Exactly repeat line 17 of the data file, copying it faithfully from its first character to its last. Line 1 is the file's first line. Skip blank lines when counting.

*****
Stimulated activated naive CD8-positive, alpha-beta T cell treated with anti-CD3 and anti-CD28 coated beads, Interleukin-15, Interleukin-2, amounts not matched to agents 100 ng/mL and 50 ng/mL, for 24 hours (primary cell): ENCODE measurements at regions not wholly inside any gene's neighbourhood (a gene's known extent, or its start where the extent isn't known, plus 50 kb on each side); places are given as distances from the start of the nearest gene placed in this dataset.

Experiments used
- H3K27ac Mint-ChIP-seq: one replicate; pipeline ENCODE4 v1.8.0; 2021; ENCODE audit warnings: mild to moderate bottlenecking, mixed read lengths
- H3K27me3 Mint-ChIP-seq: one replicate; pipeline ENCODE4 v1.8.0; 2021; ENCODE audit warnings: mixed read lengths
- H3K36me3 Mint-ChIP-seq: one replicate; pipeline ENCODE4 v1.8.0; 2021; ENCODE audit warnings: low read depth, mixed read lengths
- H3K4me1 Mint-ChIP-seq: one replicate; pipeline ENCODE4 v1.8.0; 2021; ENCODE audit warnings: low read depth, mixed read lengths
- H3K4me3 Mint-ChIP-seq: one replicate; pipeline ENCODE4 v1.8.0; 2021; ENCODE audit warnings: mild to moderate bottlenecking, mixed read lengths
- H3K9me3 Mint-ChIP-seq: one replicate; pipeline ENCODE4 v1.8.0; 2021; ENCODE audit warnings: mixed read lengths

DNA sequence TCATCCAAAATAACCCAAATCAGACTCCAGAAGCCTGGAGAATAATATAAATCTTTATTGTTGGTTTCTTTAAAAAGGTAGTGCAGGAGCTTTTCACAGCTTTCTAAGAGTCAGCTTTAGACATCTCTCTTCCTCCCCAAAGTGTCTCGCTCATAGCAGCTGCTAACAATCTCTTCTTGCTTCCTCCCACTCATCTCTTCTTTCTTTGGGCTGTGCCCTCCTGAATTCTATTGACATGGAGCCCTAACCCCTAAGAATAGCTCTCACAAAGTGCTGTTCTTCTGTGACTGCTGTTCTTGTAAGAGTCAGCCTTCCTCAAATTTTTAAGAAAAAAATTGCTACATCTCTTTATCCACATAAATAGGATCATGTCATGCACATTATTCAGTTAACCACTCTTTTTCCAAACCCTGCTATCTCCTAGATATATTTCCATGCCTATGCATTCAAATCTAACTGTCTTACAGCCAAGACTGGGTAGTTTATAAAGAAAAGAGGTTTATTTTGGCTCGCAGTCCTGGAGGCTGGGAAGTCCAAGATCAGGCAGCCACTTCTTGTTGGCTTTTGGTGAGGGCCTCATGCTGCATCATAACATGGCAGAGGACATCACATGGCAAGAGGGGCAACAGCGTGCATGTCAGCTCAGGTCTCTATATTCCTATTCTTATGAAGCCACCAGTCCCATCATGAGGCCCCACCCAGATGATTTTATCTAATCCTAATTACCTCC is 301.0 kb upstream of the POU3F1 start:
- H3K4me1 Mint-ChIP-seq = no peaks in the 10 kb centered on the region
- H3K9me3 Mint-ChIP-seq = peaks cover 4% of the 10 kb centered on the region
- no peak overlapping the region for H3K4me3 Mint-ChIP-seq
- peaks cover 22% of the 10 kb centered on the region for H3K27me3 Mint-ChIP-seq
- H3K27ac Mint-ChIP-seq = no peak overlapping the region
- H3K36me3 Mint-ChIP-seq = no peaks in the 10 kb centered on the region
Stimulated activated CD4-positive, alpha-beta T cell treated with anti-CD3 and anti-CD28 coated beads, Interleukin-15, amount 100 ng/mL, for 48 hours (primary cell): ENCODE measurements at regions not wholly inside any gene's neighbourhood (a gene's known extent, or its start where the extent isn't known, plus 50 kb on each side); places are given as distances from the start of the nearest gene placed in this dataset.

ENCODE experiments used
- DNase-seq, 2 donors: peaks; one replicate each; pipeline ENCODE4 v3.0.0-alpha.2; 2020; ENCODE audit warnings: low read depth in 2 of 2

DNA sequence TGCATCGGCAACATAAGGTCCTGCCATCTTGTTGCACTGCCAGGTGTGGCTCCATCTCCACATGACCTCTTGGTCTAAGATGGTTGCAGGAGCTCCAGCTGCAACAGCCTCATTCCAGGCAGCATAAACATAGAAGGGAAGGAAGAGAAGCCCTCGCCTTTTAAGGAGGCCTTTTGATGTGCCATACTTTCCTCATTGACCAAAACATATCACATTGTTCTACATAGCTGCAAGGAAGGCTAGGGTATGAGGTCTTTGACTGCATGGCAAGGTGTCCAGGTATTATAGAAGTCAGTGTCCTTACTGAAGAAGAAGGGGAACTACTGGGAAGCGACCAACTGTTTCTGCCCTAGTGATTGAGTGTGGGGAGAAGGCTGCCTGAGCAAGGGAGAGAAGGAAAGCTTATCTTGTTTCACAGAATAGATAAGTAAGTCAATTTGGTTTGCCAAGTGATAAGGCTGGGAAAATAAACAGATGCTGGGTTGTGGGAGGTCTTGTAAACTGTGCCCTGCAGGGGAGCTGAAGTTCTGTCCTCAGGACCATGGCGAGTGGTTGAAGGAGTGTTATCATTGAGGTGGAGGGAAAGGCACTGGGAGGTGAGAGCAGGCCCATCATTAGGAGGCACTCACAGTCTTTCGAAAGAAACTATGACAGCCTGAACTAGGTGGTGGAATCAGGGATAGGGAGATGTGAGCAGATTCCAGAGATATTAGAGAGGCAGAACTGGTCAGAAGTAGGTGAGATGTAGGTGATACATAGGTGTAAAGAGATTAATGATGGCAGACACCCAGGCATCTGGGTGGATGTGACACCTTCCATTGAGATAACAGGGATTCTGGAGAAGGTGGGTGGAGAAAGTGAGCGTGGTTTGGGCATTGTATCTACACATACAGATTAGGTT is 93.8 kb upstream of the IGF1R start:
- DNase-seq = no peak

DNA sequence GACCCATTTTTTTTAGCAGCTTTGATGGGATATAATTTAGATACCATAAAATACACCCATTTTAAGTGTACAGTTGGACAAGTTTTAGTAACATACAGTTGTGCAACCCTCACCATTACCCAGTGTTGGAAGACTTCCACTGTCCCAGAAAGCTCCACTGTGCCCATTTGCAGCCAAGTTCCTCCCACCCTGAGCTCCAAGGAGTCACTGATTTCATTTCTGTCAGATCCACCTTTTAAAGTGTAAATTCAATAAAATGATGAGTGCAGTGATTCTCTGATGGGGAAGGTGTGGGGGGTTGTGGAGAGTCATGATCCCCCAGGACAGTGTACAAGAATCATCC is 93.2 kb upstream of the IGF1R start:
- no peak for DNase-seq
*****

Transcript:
ENCODE experiments used